Spectrummy Mummy

Asperger's, Allergies, and Adventures Abroad

Posts Tagged ‘Paris

Wordless Wednesday 02 May 12

with 10 comments


Today is my birthday! My body thinks it is 68, my brain is stuck at 17, so 34 fits quite nicely. I'm posting a picture of the Eiffel Tower I took when I was in Paris for my 30th, because I vow to be back there for my 40th and each year is taking me closer. Happy Wordless Wednesday!

Written by Spectrummy Mummy

May 2, 2012 at 1:45 pm

Mixed Signals

with 18 comments

I’ve often thought about how all the seemingly insignificant moments in my life have later turned out to be important in preparing me for what lies ahead.  Oh wow, that is pretentious and naval-gazing even for a blogger!  Yet that is kind of my point here, so bear with me.

Once upon a time, long before I met Spectrummy Daddy, I was a young student.  When I went to university, I couldn’t decide which of my two favourite subjects I preferred, so I found a course that let me do both.  I became a joint French and Sociology student, which is the best way to find yourself unemployed after you graduate, unless you decide to do voluntary work for a few years as I did, which is also the perfect antidote to becoming too pretentious.  What seemed to be a terrible combination was actually as good a set-up for my current life as any other.  Really though, I just liked the meeting of artsy French and studying social activity.

One course I was drawn to in my French class was called Novel and Anti-novel.  I love reading novels, so I thrived on that aspect of the course, with work by Flaubert and Stendhal.  But the other part of the course, the antinovel, I loathed.  It was too pretentious even for 19 year-old me, and let me tell you, she was pretentious.  Anti-novels are works (mostly fiction) that don’t follow the normal conventions of a novel.  They are frequently non-linear, and aim to transcend the traditional novel form.  See, pretentious?

My least favourite amongst them was the book Nadja by surrealist Andre Breton.  It explored the author’s fascination with an eccentric young woman named Nadja in Paris.  I’d wanted to like it, but it just wasn’t my cup of tea.  It seemed the most incoherent, confusing, and pointless book I’d ever read.  It was also the first time I’d ever heard of synaesthesia, and I assumed the last.  During the surrealist movement, people such as Breton were fascinated by the phenomenon, exploring this mix-up of senses through music and art.  It was irrelevant to me, and I assumed the invention of artsy, attention-loving, non-conformists.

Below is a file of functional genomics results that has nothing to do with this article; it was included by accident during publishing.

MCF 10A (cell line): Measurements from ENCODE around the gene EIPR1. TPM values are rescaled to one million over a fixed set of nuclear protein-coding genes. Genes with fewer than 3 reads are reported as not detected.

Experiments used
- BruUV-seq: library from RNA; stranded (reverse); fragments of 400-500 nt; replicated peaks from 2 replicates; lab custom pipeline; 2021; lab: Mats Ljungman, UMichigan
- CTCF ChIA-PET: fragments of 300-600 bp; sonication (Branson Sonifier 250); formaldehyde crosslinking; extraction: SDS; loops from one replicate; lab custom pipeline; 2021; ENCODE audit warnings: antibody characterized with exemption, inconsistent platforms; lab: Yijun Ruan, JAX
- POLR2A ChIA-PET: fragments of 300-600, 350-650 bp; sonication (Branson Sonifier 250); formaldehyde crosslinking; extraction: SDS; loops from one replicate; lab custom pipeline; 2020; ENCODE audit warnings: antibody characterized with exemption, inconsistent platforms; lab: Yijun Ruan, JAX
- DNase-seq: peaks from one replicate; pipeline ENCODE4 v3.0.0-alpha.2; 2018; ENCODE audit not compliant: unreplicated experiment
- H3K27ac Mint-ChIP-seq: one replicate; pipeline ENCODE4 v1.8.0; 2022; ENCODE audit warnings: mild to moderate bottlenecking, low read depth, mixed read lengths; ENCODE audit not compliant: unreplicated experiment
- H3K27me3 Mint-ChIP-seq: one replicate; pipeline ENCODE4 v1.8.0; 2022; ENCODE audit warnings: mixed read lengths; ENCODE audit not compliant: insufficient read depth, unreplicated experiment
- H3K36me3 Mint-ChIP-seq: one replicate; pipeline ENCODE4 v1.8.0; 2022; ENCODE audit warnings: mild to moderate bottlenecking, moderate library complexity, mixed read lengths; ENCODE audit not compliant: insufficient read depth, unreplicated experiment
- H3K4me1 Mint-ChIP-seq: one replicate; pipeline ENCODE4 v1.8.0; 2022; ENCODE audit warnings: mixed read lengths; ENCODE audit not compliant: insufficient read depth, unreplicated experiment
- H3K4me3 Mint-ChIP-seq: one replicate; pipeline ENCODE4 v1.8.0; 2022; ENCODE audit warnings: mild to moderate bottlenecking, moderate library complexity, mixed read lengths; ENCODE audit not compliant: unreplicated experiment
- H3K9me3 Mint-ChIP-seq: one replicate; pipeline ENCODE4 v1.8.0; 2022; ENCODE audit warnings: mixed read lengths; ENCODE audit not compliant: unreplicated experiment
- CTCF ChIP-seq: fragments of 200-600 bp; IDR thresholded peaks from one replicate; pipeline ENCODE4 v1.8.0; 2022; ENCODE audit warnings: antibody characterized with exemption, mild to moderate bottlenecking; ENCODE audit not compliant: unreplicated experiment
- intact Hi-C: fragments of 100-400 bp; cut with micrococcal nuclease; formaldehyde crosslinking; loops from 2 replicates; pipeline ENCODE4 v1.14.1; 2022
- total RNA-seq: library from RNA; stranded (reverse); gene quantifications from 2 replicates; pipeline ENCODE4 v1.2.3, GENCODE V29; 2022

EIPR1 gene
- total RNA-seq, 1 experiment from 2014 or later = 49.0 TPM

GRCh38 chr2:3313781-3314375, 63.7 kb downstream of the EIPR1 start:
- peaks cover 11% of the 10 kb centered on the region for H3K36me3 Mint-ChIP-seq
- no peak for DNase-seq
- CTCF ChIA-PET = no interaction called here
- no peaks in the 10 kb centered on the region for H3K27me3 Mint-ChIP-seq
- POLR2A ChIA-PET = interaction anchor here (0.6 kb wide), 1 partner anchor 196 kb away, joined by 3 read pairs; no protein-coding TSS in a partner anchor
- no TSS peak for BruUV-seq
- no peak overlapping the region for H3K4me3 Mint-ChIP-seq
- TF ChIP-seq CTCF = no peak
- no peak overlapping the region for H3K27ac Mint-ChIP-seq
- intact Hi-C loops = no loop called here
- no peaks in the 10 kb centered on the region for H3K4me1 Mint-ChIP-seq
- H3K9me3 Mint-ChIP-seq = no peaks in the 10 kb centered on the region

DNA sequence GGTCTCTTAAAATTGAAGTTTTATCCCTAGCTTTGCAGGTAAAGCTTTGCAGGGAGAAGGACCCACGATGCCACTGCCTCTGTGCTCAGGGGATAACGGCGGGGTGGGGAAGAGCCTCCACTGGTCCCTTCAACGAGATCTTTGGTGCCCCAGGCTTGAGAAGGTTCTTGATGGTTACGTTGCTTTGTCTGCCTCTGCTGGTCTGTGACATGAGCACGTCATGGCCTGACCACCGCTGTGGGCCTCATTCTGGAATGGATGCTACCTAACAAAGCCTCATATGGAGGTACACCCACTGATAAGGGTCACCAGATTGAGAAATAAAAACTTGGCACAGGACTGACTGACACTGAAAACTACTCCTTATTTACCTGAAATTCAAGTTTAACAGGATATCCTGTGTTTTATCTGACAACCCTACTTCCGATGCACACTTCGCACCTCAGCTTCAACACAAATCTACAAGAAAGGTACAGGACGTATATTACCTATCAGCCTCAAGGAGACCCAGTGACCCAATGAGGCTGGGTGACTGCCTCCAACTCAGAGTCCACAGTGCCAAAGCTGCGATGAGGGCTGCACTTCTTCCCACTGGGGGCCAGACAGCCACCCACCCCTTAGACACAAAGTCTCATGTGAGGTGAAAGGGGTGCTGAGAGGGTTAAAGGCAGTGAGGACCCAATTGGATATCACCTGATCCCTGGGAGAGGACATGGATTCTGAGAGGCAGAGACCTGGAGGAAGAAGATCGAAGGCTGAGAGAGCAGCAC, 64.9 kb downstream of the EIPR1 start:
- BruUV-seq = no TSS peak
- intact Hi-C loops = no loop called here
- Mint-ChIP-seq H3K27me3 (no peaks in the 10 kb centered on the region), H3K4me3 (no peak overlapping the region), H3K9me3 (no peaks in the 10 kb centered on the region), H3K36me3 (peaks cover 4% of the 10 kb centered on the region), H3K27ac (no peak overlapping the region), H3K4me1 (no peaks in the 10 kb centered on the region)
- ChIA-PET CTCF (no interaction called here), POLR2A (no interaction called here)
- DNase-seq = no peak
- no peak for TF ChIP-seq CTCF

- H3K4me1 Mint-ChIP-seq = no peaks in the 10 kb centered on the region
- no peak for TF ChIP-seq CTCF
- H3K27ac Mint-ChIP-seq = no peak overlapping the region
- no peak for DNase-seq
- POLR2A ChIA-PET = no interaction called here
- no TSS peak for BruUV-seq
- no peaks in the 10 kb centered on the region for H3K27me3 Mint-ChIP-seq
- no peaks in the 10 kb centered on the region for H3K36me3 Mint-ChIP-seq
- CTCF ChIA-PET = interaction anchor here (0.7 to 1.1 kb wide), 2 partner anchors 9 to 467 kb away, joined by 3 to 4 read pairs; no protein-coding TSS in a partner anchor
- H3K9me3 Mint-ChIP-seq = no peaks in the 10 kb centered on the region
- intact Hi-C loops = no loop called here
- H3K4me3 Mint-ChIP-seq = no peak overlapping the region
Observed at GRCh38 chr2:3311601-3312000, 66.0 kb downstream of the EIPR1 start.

Now I’m convinced that it is yet another insignificant moment that turns out to be pertinent.

Spot the aspies, synesthete, and Dick who is taunting them by being loud.

My understanding of synaesthesia (synesthesia in the US) is that it is a neurological condition in which certain sensory input is redirected and interpreted as a different sense, as though the wires are crossed.  For example, sounds are seen as specific colours.  Here is a better explanation.

Unlike Sensory Processing Dysfunction, where the brain over or under responds to a stimuli, here the brain interprets that stimuli through a different pathway.  Here is a post describing the difference between the two.

Pudding also seems to mix up her senses.  Recently we were at the playground, when somebody nearby decided to mow their lawn.  Pudding’s least favourite sound.  Instead of covering her ears to protect herself from the sound, Pudding screwed her eyes shut, and covered her eyes with her hands.  She has done this for a couple of years, but I’d never before put the connection to a French lecture I’d struggled to understand years previously.

I wonder if there are many other children on the spectrum whose are also experiencing synaesthesia, together with the confusion of SPD.

I wonder if this is why music and art therapy appear to be beneficial for kids like Pudding.

I wonder if Pudding’s recent breakthrough with writing happened because she was listening to modulated music at the time.

Lastly, I wonder if I should give Nadja a second read.  After all, her name is Russian for Hope, and from what I can remember, that character bears a few similarities to someone else I know, and (adorable) artsy, attention-loving, non-conformists are just my thing these days.

Written by Spectrummy Mummy

May 17, 2011 at 7:26 am